We’re (finally) just one day away from training camp! There will be a whole lot of real Ranger news coming up, but since we’ve exhausted pretty much every type of camp preview imaginable this summer – allow me just one more random post before the action kicks into high gear.
What would happen if you were to pit the 2014 New York Rangers against the best lineup of former Blueshirts still currently playing in the NHL?
Here’s my take on the best hypothetical roster of ex-Rangers that takes into account positions and logical scoring and checking lines:
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Some quick notes (before I head off to Aruba…yea, be jealous) about the prospects, free agency, and those who left the Rangers.
- Brady Skjei, who by all accounts appears to be NHL ready, will be returning to the University of Minnesota for his junior year. Skjei is a first pairing defenseman with the club, and was instrumental in leading them to the inaugural B1G Championship last season. Skjei wants to win a Frozen Four before turning pro.
- Anton Stralman, who turned down a three-year, $9 million offer from the Rangers mid-year, was disappointed that the Rangers never “really” negotiated with him. That offer was rumored to be increased to four years and $4 million per year. Stralman eventually signed a five-year deal worth $4.5 million per season.
- Mats Zuccarello knows the Rangers are right up against the cap, and will work with the team to settle on a deal. However, he understands that he can’t take a pay cut either.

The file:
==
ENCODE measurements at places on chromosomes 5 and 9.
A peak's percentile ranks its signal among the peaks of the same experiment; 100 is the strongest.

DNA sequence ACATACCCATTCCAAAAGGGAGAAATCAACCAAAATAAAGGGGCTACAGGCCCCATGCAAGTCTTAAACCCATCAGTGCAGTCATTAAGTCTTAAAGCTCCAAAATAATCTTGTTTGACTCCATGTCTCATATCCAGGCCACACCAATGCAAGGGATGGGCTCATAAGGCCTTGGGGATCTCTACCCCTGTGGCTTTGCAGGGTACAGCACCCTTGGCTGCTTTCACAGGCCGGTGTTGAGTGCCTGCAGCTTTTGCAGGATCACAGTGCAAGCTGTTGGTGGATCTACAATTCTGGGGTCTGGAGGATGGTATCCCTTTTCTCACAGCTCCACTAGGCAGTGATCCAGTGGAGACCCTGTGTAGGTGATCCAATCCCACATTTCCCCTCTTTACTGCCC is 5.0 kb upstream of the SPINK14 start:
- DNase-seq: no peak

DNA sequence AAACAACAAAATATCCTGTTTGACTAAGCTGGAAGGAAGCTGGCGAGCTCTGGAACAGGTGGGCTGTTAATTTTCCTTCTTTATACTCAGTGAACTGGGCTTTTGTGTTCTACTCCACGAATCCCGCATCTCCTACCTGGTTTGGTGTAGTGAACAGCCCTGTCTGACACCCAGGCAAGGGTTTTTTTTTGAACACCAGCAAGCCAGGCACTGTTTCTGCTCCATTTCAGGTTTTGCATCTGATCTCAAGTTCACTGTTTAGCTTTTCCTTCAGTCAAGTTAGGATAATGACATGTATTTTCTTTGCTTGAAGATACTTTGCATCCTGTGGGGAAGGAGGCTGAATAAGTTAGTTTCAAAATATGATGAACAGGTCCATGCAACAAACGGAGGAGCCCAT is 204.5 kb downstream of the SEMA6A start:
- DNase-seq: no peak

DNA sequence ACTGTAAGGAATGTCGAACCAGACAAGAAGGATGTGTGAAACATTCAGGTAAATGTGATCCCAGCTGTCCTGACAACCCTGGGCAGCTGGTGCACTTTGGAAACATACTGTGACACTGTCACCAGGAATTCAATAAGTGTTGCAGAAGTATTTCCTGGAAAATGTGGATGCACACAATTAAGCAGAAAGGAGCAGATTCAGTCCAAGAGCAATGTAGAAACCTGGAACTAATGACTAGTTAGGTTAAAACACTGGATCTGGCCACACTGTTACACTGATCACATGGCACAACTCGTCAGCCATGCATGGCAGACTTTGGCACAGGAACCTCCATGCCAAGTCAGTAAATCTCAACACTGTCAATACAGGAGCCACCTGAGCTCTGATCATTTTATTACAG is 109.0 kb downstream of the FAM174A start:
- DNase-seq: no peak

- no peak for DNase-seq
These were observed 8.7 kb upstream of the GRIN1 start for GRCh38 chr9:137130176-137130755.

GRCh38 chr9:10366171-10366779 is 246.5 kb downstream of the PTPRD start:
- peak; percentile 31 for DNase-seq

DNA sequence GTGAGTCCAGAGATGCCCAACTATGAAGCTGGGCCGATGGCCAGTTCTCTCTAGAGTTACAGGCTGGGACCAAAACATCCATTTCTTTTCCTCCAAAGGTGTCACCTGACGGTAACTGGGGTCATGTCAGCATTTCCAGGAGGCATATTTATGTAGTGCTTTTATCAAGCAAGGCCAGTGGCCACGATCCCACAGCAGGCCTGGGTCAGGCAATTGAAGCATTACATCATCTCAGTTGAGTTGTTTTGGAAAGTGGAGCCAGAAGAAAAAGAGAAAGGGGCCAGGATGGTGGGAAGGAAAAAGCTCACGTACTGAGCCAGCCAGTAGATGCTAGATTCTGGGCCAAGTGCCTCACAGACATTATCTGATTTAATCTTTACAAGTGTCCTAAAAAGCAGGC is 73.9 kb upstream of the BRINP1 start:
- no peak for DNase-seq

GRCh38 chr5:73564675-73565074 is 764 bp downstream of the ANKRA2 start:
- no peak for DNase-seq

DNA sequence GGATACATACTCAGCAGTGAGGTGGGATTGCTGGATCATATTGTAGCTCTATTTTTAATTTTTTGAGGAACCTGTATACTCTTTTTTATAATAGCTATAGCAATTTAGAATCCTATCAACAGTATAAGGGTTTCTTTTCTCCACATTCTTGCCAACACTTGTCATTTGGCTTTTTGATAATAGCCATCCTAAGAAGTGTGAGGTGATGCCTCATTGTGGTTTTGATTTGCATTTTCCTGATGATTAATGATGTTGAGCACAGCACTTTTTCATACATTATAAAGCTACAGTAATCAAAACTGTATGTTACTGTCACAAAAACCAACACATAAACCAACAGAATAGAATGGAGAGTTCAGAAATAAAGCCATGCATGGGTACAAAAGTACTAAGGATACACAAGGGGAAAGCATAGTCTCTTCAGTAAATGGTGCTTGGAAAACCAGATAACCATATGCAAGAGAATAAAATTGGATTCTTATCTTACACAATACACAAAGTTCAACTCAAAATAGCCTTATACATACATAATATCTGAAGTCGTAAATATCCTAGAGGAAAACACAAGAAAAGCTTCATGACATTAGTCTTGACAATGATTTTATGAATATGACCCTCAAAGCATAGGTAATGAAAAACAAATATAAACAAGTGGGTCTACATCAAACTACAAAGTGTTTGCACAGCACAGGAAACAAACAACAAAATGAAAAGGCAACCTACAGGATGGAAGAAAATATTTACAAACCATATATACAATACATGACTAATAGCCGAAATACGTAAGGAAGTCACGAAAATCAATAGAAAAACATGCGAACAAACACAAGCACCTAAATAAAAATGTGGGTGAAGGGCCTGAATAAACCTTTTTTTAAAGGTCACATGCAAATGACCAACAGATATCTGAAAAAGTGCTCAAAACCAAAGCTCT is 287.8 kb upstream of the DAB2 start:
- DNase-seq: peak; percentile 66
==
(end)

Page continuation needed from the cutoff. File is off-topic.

- Jeff Gorton is on the record saying the Rangers want another forward. I wouldn’t expect this to be a big landing, probably just a journeyman on a “show-me” deal like Benoit Pouliot’s last year.
- Derick Brassard, Chris Kreider, and Mats Zuccarello have all filed for arbitration.
Dom Moore was brought back on a sensible deal – careful planning? (Photo: Dave Sandford/NHLI)
A successful franchise is well built from the bottom to the top. In the cap era a club needs to develop their own, they need to have a solid pipeline and a competitive minor league affiliate. Prospects need to get into the habit of success and the Rangers’ minor league affiliate hasn’t helped in this regard the past two years as the Wolf Pack have failed to get to the post season for two straight seasons.
To many Ranger fans, the Rangers had a disastrous July 1st. They lost popular players in Anton Stralman and Brian Boyle. They added a whole bunch of ‘minor leaguers’, an aging defenseman (Dan Boyle) with a recent injury history as well as a fist swinging bottom line player to an excessive deal. This is all true. However, let’s look at two key issues here; the loss of core players – Boyle and Stralman – and the ‘minor league’ bunch.